Technology could revolutionise the construction industry. Even though adapting in order to accommodate new technology could be daunting for a number of companies used to traditional methods of construction, there are a large number of potential benefits available for builders and end users from connected construction.
The Internet of Things is a part of this technological transformation of the industry and has been around as a concept for decades. The internet of things was first brought to the forefront when the first smart appliance, a toaster, was connected to the internet back in 1989.
In terms of property, many connected trends are used commonly inside the home, whether that is for networked climate control, security solutions and connected appliances. However, in the construction industry, it has been slow to adopt such technological advances. Last year, it was found that construction was one of the least digitised industries. On top of this, it has been found that construction labour productivity has not managed to keep pace with overall productivity which means that technology is a vital way of keeping the industry running.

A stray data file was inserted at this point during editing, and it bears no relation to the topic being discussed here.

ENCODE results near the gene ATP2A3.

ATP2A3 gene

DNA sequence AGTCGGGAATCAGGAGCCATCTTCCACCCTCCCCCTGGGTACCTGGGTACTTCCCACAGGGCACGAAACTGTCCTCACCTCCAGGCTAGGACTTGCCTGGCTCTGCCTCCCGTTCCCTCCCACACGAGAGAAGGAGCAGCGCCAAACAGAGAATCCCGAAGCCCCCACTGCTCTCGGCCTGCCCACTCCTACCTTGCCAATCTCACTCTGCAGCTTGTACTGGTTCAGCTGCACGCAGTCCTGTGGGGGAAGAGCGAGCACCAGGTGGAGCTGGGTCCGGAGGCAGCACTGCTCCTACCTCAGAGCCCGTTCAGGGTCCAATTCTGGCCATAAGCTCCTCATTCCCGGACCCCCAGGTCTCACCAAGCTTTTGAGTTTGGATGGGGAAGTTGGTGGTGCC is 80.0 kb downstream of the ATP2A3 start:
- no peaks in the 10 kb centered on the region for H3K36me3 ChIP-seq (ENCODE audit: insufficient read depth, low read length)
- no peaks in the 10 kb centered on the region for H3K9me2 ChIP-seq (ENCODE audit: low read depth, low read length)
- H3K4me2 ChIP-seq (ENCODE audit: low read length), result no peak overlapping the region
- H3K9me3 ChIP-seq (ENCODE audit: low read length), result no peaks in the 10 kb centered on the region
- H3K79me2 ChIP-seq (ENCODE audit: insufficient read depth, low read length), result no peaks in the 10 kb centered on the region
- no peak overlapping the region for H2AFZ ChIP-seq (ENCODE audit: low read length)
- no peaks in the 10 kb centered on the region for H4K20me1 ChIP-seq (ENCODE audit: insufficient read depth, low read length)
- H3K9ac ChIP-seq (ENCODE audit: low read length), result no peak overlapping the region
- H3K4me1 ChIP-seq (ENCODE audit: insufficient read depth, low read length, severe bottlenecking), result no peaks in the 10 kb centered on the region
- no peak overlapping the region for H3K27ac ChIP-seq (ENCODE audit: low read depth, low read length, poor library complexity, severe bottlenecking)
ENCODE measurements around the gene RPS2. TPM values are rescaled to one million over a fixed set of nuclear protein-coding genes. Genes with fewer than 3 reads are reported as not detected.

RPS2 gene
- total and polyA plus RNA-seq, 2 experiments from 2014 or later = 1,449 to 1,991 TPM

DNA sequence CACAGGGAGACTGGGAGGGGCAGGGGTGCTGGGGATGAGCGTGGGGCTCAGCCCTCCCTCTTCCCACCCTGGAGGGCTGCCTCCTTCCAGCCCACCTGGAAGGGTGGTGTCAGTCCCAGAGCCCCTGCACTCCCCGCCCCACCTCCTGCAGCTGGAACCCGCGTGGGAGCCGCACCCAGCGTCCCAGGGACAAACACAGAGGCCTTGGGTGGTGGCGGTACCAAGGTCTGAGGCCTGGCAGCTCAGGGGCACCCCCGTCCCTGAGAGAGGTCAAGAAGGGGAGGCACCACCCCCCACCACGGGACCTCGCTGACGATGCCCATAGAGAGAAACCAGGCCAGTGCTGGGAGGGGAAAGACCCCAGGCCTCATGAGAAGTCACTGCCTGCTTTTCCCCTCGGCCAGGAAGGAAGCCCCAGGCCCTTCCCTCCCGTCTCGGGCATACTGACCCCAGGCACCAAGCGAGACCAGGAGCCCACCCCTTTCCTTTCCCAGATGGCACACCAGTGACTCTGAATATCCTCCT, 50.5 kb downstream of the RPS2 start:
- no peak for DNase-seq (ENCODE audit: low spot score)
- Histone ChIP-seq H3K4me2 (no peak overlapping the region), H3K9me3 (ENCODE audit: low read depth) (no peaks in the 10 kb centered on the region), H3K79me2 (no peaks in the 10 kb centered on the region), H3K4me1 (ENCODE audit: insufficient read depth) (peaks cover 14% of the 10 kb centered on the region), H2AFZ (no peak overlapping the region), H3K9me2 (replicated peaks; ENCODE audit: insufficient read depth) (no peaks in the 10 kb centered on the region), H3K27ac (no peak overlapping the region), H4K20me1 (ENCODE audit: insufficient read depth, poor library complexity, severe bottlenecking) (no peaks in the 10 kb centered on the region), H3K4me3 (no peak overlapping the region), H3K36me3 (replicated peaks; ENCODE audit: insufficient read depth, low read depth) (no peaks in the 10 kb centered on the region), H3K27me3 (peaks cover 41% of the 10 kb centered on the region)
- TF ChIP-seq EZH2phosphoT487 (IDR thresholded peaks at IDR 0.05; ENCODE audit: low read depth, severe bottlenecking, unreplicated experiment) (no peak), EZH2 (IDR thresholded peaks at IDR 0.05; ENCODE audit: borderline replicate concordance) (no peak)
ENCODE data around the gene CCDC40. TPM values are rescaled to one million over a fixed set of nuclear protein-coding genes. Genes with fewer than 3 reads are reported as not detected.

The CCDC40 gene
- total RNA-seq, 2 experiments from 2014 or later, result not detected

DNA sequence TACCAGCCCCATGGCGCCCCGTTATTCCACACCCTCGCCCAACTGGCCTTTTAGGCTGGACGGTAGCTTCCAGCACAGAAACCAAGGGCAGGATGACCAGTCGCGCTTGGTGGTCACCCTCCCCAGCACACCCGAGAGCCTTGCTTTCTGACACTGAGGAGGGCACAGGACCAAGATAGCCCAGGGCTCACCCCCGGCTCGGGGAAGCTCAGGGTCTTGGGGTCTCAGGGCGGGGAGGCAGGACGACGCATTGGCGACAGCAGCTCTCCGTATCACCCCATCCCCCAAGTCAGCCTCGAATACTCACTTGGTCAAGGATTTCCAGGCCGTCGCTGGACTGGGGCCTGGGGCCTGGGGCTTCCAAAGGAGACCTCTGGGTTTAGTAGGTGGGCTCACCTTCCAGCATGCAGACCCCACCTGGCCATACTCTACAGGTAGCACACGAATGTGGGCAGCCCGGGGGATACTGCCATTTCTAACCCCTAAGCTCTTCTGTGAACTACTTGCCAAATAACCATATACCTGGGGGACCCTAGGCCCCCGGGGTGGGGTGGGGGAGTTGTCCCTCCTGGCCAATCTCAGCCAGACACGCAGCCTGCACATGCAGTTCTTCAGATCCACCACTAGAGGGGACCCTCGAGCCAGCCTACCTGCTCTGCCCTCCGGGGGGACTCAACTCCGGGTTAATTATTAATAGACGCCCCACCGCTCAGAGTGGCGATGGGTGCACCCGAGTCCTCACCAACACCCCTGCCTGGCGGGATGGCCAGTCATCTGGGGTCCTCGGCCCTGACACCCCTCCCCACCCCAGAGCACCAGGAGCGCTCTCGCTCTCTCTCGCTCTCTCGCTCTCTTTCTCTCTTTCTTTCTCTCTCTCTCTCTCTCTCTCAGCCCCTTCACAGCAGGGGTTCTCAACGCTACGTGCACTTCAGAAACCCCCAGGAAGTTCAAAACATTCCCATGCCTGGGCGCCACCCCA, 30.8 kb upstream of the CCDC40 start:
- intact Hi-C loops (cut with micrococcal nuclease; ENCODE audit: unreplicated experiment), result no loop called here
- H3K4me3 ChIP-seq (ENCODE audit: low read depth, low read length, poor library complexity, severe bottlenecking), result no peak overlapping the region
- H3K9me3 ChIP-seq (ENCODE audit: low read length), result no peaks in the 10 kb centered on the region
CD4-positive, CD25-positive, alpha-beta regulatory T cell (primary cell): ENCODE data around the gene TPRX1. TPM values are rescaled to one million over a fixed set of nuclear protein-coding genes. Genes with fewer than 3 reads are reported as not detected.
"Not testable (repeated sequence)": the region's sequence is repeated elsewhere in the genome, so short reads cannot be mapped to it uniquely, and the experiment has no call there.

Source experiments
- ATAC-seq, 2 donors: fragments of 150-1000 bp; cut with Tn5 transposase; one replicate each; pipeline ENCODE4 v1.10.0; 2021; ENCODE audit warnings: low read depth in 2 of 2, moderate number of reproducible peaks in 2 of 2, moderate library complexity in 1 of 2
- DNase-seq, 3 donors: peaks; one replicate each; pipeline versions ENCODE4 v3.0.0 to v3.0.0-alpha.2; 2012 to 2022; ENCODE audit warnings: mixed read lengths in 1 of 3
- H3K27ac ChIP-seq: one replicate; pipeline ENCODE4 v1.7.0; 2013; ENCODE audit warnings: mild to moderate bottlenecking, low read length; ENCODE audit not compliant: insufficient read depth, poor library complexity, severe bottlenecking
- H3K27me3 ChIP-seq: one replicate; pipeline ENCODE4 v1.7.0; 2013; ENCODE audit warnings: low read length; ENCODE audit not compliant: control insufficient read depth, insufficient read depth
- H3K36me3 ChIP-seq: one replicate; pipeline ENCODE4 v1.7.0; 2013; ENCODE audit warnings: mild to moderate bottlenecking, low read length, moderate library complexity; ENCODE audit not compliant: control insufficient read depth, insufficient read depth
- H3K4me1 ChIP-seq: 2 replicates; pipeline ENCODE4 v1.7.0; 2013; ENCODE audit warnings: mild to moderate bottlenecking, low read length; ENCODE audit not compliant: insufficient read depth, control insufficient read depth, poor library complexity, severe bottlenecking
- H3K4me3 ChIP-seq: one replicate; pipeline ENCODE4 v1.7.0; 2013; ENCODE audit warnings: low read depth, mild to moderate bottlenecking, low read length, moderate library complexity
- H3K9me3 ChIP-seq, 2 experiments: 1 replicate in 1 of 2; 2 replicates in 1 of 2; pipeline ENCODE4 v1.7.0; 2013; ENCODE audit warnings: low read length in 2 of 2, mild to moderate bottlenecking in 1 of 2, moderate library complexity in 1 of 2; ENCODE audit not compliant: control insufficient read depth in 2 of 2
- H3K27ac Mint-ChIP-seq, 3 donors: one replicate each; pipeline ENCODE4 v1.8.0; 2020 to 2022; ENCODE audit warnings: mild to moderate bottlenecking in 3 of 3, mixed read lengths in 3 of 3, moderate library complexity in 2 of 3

The tools offered by technology are aimed at increasing efficiencies as well as reducing costs and ensuring as much as possible that construction projects are able to run on time. With technology appearing to be so essential, it is strange that the industry appear so resistant to change, especially when making sure that projects can run on time is one of the goals for large builders and developers.
There has been a surprising amount of technology that has been developed in order to help this resistant industry, including virtual reality and 3D building modelling. These solutions offer 3D walkthroughs in order to sell a property and 3D VR modelling that can be used to pitch architectural projects. This technology also includes BIM, or building information modelling, a Virtual Reality process that can be used to model a building’s structure and systems during design and construction.